Today, Major League Baseball’s 30 teams will convene via conference call to finalize their proposal for a return to baseball, per multiple reports.
That proposal is expected to include, among other things, an 80ish game schedule, which would begin in early July. Teams would play in their normal divisions, but a geographically limited schedule. There would be a universal DH, expanded playoffs, and a Spring Training Part Two kicking off next month at home parks or spring facilities.
All of that stuff is certainly interesting, and is an important part of the planning process. But we all know the two much, much more important items that will be addressed in the proposal: how do you keep players and personnel as safe and healthy as possible, and how do you fairly compensate players?
The answer to the first question remains beyond the scope of my ability to predict the future (how do you keep them safe? well, for one thing, none of those considerations matter at all until testing is so rapid and widely available that you can do it for everyone virtually every day, so … ). The answer to the second question, however, is going to be the one I suspect we’ll see a ton written about this week.
For the players, they’ve already agreed to take prorated salaries based on the games that are actually played. For the owners, they want players to take even less if the games do not have gate-related revenues. So, we’ll see how the proposal handles this dispute, but
Amid coronavirus pandemic, #MLB owners will vote on historic revenue-sharing plan that guarantees at least 48% to players on 82-game season with universal DH and extra playoff round. https://t.co/xs3g6LbJP6
— Bob Nightengale (@BNightengale) May 11, 2020
Without knowing the deep, deep financial realities of the teams, and without knowing what “at least” means, it’s impossible to fully evaluate a revenue-sharing plan. All I can say is that it is plausible that with playoff revenues folded into the mix, especially if they are up substantially thanks to expanded playoffs and pent-up TV demand, the players might wind up with close to their prorated salaries on a revenue-share model.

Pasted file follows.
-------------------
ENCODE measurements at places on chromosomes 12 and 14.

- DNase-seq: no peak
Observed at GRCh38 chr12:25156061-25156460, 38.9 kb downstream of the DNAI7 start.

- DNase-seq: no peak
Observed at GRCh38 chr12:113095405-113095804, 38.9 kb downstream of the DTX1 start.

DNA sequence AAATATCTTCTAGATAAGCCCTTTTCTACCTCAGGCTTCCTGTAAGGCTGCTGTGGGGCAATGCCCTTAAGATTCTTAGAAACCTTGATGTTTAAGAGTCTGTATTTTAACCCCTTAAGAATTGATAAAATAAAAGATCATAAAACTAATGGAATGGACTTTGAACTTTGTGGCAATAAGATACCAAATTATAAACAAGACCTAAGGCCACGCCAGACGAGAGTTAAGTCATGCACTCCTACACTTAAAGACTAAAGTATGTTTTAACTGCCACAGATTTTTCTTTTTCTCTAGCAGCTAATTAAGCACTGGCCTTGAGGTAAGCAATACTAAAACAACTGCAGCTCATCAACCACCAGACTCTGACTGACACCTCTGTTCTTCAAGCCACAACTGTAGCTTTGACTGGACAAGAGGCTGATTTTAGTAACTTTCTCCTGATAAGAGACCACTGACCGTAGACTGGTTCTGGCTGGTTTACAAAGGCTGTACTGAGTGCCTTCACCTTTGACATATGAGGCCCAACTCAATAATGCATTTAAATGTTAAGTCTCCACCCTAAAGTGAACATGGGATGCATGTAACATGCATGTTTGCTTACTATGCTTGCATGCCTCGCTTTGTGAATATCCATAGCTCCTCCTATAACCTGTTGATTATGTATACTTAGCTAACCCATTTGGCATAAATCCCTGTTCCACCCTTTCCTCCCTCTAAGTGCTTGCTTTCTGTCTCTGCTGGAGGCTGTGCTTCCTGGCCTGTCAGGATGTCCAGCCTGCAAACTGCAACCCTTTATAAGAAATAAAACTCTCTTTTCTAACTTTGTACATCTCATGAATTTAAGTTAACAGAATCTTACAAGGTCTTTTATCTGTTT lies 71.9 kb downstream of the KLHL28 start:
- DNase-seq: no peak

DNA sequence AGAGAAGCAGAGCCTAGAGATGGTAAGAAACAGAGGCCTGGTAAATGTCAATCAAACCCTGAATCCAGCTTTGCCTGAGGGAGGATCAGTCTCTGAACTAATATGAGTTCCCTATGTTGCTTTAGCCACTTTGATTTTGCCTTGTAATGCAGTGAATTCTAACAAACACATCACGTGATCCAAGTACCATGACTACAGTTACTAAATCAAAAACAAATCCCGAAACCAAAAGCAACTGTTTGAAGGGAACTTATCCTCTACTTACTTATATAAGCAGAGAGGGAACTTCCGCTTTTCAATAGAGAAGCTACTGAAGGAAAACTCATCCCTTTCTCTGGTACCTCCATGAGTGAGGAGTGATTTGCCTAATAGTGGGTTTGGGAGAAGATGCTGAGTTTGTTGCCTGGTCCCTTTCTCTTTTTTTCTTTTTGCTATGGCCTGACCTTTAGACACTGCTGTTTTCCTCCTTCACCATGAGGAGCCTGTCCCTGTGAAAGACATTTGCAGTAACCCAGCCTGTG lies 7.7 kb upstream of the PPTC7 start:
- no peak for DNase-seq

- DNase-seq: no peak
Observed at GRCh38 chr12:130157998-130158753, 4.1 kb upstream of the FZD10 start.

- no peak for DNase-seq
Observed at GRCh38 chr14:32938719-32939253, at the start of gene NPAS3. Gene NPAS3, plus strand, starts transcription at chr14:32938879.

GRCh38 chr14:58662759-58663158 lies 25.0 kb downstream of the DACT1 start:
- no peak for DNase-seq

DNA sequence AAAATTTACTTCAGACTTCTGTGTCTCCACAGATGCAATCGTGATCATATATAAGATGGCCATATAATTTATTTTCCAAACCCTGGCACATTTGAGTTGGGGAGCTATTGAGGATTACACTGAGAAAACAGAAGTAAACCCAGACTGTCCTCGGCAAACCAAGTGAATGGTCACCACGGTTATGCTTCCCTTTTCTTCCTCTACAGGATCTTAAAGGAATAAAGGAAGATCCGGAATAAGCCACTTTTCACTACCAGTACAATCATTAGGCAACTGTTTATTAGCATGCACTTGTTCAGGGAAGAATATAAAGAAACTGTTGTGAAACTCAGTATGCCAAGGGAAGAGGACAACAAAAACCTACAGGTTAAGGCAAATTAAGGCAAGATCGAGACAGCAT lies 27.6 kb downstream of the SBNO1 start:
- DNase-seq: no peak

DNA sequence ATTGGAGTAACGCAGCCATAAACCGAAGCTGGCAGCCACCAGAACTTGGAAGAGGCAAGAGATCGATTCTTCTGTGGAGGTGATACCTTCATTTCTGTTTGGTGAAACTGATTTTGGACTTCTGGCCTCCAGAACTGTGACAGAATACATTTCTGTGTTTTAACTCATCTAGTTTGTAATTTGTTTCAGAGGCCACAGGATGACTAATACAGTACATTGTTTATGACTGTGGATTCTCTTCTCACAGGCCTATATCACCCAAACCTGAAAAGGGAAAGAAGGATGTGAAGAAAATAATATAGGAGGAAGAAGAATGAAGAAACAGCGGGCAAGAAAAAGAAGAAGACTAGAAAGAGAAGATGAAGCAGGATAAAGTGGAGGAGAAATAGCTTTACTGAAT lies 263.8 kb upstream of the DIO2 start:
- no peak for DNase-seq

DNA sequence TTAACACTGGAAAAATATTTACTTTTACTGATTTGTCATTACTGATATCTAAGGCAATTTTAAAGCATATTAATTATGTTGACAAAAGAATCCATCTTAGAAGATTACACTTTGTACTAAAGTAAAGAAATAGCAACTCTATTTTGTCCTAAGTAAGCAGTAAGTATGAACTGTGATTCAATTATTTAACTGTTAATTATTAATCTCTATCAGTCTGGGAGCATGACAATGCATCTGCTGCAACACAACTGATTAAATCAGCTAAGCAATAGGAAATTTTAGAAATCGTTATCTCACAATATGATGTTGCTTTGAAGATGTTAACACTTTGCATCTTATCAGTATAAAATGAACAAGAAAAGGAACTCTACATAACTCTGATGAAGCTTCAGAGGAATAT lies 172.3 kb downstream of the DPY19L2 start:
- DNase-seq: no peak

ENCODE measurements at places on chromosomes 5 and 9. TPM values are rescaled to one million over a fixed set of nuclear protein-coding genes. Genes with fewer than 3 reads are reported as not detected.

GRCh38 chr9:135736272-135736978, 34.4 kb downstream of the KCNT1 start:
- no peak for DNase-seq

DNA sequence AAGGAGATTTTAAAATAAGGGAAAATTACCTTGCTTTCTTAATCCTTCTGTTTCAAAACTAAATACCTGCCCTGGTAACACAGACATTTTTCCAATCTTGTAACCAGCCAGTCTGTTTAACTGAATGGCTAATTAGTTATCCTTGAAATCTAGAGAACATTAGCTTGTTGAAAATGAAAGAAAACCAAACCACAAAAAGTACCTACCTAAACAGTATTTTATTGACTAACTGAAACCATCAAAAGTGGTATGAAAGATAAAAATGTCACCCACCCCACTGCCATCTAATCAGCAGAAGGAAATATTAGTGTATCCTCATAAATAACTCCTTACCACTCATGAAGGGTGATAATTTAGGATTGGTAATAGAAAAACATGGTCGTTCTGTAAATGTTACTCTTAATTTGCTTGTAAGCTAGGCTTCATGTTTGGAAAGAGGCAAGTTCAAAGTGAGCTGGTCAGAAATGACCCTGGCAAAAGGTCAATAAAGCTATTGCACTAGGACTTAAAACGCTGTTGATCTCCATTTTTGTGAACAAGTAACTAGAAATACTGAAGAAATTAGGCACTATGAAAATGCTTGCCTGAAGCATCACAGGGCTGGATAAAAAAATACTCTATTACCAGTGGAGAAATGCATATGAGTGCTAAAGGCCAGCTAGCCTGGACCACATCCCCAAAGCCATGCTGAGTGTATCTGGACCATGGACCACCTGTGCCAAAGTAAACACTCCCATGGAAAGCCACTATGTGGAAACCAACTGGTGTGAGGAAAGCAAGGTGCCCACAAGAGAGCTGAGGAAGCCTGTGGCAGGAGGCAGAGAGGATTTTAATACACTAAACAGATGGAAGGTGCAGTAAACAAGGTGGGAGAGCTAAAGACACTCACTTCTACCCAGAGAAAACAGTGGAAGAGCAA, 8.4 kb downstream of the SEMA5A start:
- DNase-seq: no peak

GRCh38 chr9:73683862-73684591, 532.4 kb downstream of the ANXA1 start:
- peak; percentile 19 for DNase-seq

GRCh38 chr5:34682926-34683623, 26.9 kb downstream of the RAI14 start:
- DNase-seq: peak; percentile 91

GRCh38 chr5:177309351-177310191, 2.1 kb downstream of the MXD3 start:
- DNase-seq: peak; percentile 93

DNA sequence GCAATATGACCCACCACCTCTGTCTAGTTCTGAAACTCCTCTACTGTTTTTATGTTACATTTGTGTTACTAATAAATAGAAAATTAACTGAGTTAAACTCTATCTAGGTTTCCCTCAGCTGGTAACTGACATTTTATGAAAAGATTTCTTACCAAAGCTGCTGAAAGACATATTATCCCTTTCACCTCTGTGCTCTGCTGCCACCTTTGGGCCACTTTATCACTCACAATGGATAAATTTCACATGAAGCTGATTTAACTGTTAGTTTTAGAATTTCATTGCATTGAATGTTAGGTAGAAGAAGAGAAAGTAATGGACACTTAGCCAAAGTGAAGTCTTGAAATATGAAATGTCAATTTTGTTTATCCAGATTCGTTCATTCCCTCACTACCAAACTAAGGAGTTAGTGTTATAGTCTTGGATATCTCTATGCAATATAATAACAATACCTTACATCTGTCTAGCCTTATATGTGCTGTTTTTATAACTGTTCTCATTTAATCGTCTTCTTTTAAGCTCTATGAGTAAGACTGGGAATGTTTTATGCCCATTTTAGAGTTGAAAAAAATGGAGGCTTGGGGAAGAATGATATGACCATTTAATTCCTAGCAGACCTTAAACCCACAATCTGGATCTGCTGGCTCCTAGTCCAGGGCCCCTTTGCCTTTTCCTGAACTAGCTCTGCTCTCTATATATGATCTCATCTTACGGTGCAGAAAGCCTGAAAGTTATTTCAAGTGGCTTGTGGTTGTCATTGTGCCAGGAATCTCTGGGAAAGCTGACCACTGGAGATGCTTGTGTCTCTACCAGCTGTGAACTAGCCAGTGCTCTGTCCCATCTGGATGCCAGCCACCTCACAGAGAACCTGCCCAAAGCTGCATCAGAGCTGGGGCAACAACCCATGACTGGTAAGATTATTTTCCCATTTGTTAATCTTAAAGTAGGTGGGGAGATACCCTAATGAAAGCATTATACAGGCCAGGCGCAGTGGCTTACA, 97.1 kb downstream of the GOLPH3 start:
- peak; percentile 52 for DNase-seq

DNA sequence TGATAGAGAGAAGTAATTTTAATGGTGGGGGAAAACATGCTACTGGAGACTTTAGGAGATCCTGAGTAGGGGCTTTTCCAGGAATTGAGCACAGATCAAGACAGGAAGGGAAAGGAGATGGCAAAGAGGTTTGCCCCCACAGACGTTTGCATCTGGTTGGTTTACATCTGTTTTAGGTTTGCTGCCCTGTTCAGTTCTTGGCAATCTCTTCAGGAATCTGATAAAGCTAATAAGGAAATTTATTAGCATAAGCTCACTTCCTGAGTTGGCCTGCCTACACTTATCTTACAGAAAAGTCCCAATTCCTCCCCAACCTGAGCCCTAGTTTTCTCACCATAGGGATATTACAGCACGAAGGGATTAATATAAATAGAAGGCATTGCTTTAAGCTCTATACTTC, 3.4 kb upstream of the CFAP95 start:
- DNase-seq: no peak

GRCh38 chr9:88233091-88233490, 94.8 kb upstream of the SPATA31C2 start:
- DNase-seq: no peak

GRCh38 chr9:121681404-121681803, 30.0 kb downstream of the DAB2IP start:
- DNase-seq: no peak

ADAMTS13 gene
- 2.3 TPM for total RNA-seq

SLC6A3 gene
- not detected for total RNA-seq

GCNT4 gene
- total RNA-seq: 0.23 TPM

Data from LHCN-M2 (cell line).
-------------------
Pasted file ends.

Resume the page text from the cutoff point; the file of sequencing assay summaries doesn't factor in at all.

But: (1) there’s a lot of risk there for the players, and (2) why should the players be the ones to bear the added risk of revenue losses? They’re the ones actually taking the field and bearing the added health risks, right?
We’ll evaluate the proposal more when it comes out fully. Again, I’m not saying it’s impossible – I’m on the outside, I don’t have the books, etc., etc. I’m just saying it’s hard to imagine this being a good deal for the players.
At an extremely superficial level, you can see why the league could make this argument: revenues are going to be way down, you players typically wind up with about 50% of revenues in a normal year, so let’s just say you get 50% of our revenues this year, too.
There are big issues with that logic, however. For one thing, business owners necessarily retain much of the risk of operating a business (which is how they also get access to the upside), so there is a bit of a pure logic problem in saying the workers should absorb as much of the loss from a bad year as the owners absorb. It’s not like the owners have been tripping all over themselves to share more of the *increasing* revenue of the sport with the players the last five years (indeed, based on how the last CBA has played out, it looks like the opposite was true).
For another thing, the owners – especially as a collective MLB unit – are in a far better position to absorb one-year financial losses than individual players, whose careers are short, and whose earnings capacity vary so wildly player to player, year to year. (As a hypothetical example to illustrate the point: Tell an up-and-down fringe roster guy that it’s the “same thing” for him to see his expected annual take-home drop from like $100,000 to $25,000, as it is for an owner to see his expected annual profit drop from $40 million to $10 million. The simple division might say those are the “same,” but I’d hope your brain and your conscience tell you otherwise.)
For another thing, the players are taking more of a risk by getting back out there this year than the owners. Just as we expect front-line workers through this pandemic to be taken care of, physically and financially, why wouldn’t you make the same argument about the players?
For still another thing, per Drellich’s article, the Players Association does not actually believe the owners’ claims that they will lose money on a per-game basis if they pay players their full, pro-rated salaries. When you account for postseason revenues, related businesses, etc., the players are not at all convinced owners would actually lose money per-game at “full” player salaries.
For still another thing, I’d make the argument that even if it were true that some owners are losing money on a per-game basis this year, it would still be worth it to do so for the long-term value of the sport and your own franchise. Think about how much long-term value you’d piss away by sacrificing a season – at a time like this! – on the altar of short-term cash.
That is all to say, upon initial reflection, I do not think a revenue-sharing model for this year is a particularly compelling idea. Should the players perhaps have to take an additional haircut of some kind – maybe tied to guarantees from the teams that they will not lay off other employees? – yeah, I could see that. But a full-on revenue share (at 50/50, anyway) probably goes too far.